His detractors lash at him for crassness in his speech. Yes he has made bantering his very own style and he does believe in playing to the gallery. He has a thing for ‘honorifics’ and he uses them with telling effect. ‘Mian Musharraf’ – coined during the 2002 Gujarat elections as a retort to Pervez Musharraf’s diatribe and his characterisation of Rahul Gandhi as ‘shehzada’ (honorific for the heir apparent or crown prince) – resonate tremendously with the electorate. And for himself Modi retains the earthy references of ‘chaiwaala’ (tea seller), ‘Pradhan Sewak’ (prime servant), and ‘chowkidar’ (gatekeeper).Through this Modi repeatedly demonstrates his deep sense of understanding of the psyche of his intended audience.
Instead what did the opposition come up with?
They came up with astonishingly out of the box ideas, where they had no idea if there was a box at all! Sonia Gandhi’s ‘maut ka saudagar’ (merchant of death) in 2007, Rahul Gandhi’s infamous ‘khoon ki dalaali’ in 2016 and of course his hare brained ‘chowkidar chor hai’ (the gate keeper is a thief) slogan in 2019 are some of the jewels from the opposition’s inventory!Undoubtedly, for those who remember the context of the above catchphrases, the opposition proved that they were woefully disconnected with the electorate and its mood. No wonder then that the Congress is down to 42 seats in the Parliament!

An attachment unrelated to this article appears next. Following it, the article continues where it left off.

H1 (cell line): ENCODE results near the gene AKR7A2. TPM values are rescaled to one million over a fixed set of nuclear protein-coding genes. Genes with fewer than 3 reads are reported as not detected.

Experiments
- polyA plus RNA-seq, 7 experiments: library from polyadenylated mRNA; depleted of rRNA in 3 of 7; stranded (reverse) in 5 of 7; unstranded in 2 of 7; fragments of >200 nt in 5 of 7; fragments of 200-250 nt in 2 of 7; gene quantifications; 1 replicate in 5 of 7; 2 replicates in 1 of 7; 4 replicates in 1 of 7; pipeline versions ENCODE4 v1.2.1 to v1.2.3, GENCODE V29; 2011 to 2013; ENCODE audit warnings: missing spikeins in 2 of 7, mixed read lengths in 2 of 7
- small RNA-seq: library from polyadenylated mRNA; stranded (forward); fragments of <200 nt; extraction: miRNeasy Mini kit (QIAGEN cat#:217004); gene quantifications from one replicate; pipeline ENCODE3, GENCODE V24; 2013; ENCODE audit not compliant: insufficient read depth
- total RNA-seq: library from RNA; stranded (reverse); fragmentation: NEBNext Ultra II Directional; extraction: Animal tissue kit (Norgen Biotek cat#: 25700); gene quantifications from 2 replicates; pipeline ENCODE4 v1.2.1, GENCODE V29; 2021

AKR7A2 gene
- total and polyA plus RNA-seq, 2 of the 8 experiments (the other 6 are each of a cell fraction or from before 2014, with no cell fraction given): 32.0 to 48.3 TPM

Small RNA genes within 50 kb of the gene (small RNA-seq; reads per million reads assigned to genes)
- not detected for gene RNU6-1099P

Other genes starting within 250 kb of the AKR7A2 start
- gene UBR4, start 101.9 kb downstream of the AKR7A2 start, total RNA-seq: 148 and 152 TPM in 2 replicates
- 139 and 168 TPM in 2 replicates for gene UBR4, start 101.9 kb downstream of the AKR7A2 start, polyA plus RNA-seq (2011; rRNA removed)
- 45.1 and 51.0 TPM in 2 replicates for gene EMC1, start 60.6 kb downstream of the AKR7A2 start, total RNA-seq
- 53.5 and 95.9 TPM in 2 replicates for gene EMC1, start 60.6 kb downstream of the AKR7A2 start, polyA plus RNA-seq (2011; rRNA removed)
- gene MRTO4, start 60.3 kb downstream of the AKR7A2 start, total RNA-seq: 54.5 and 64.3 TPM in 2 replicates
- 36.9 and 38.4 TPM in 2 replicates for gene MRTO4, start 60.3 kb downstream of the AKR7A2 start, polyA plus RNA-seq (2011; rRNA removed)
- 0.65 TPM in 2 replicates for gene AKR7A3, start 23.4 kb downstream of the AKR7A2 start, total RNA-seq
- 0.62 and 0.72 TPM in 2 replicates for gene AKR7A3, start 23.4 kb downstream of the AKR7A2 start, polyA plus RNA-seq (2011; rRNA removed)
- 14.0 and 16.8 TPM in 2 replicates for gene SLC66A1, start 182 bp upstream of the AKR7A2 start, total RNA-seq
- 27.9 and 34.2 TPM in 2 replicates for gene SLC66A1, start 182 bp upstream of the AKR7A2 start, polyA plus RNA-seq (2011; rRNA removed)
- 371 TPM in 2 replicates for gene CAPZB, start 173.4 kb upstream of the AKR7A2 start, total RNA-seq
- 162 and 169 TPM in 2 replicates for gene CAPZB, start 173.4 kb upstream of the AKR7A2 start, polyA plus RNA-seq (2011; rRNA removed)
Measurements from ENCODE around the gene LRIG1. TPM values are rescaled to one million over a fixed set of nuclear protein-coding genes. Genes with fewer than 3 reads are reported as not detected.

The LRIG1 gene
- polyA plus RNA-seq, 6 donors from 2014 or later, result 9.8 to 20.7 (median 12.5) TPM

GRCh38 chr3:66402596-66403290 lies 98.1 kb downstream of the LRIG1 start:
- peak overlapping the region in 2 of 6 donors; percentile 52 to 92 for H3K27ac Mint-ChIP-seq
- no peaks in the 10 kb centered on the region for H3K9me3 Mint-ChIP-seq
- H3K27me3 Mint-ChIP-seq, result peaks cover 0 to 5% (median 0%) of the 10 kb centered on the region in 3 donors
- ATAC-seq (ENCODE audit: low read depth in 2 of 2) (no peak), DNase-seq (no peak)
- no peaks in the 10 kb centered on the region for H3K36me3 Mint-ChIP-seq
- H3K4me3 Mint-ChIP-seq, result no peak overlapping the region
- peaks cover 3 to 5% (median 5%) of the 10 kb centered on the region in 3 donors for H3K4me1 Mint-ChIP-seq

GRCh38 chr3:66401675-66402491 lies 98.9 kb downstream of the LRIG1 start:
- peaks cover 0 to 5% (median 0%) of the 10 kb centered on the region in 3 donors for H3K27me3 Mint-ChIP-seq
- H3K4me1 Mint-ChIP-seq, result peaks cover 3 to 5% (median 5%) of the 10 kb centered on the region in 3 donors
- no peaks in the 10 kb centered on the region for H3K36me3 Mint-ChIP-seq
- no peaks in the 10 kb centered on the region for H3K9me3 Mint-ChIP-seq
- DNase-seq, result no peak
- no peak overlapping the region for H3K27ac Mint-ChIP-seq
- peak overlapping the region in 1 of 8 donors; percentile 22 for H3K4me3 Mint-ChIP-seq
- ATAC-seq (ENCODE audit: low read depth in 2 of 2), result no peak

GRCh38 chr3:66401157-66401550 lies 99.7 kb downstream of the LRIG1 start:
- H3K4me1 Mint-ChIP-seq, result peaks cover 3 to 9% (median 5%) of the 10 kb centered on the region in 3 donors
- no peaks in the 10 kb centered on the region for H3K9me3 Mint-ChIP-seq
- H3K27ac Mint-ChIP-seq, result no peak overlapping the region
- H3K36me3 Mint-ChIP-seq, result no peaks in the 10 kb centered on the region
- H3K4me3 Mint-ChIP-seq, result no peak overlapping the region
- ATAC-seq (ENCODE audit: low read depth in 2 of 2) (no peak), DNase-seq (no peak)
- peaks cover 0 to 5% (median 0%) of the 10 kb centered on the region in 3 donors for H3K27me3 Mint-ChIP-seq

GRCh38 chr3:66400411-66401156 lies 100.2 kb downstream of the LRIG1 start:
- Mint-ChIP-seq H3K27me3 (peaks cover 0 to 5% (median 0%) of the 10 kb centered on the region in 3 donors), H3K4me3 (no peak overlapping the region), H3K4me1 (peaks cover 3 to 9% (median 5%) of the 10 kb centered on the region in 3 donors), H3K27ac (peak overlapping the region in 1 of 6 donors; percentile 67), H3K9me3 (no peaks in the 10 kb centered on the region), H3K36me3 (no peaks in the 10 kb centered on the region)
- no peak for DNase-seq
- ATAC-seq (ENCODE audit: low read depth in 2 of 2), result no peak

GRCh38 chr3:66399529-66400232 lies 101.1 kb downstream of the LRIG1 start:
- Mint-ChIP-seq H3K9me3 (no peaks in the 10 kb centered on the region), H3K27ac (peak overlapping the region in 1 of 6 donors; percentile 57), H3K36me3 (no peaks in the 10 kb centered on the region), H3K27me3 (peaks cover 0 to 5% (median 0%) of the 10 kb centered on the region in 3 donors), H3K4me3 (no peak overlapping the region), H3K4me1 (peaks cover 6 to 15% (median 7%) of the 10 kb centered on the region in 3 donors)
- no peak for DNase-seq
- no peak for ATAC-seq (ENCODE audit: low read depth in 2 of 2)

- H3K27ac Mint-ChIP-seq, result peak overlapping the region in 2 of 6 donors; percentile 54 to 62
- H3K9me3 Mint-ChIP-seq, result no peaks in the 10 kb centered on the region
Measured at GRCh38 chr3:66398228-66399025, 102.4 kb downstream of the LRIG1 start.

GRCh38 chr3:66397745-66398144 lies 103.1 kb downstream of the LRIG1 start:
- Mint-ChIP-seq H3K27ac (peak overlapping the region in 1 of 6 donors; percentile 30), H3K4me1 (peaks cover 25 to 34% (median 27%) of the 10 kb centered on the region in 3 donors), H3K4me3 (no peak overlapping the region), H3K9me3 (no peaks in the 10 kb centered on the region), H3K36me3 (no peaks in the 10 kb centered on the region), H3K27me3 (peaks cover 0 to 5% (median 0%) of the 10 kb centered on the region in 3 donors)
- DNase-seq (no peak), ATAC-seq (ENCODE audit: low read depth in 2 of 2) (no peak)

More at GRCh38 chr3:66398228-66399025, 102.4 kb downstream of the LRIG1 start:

Modi is baited most for dealing in ‘jumlas‘ – promises or slogans coined only for electoral benefits. His trusted aide Amit Shah has even gone to accept that the genre of chunaavi jumla does exist. Some of Modi’s tall claims like depositing 15 lacs with each account, Achche Din, Sabka Saath – Sabka Vikas – Sabka Vishwas, Make in India , Startup India , Skill India, Minimum Government- Maximum Governance, Rule by Consensus and now Vocal for Local have been termed thus as well.
But again what has been accomplished from this criticism? While in all of these tangible or transformational results are yet to be seen but has the opposition been able to establish its assertion that these are nothing but hollow promises or chunaavi jumlas?
While these can be dismissed as mere jumlas but in all his flagship schemes Modi-the insider – has been able to identify the needs of the people and made a show of it too. After all how do you attract and retain the attention of a billion people too busy making ends meet? And if the opposition feels these are old wines in new bottles, have they been able to come up with details and successes of similar schemes run by them?